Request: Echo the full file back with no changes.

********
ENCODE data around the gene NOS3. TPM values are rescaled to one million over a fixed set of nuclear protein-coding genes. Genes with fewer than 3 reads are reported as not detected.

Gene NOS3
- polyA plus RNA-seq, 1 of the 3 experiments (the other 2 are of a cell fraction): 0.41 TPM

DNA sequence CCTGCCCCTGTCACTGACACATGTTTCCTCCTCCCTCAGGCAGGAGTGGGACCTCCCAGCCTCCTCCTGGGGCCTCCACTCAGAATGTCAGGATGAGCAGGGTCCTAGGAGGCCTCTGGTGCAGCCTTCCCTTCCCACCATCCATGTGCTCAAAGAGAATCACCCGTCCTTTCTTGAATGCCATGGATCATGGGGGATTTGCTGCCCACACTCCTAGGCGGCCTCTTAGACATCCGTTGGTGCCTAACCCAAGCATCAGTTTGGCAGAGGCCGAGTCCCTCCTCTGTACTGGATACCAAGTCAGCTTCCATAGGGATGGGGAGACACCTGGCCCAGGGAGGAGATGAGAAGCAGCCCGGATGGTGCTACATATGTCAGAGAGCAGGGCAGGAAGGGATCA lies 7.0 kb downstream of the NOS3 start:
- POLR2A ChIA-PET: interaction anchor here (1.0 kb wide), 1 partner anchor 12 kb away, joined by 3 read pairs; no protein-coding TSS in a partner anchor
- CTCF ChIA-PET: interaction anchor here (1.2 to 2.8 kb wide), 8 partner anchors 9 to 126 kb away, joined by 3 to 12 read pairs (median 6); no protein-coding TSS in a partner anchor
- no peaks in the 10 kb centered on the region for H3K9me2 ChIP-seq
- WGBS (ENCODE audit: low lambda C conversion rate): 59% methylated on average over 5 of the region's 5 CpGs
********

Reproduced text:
ENCODE data around the gene NOS3. TPM values are rescaled to one million over a fixed set of nuclear protein-coding genes. Genes with fewer than 3 reads are reported as not detected.

Gene NOS3
- polyA plus RNA-seq, 1 of the 3 experiments (the other 2 are of a cell fraction): 0.41 TPM

DNA sequence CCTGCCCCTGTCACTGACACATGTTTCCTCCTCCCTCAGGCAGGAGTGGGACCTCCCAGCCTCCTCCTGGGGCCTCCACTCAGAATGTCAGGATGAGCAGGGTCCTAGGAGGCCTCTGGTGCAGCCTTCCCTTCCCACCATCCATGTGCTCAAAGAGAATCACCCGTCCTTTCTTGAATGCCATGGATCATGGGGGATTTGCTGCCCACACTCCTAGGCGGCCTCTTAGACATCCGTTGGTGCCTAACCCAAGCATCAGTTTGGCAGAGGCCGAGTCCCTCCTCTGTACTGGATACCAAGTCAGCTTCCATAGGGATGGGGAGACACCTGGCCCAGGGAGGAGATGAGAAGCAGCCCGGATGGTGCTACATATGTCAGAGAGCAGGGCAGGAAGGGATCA lies 7.0 kb downstream of the NOS3 start:
- POLR2A ChIA-PET: interaction anchor here (1.0 kb wide), 1 partner anchor 12 kb away, joined by 3 read pairs; no protein-coding TSS in a partner anchor
- CTCF ChIA-PET: interaction anchor here (1.2 to 2.8 kb wide), 8 partner anchors 9 to 126 kb away, joined by 3 to 12 read pairs (median 6); no protein-coding TSS in a partner anchor
- no peaks in the 10 kb centered on the region for H3K9me2 ChIP-seq
- WGBS (ENCODE audit: low lambda C conversion rate): 59% methylated on average over 5 of the region's 5 CpGs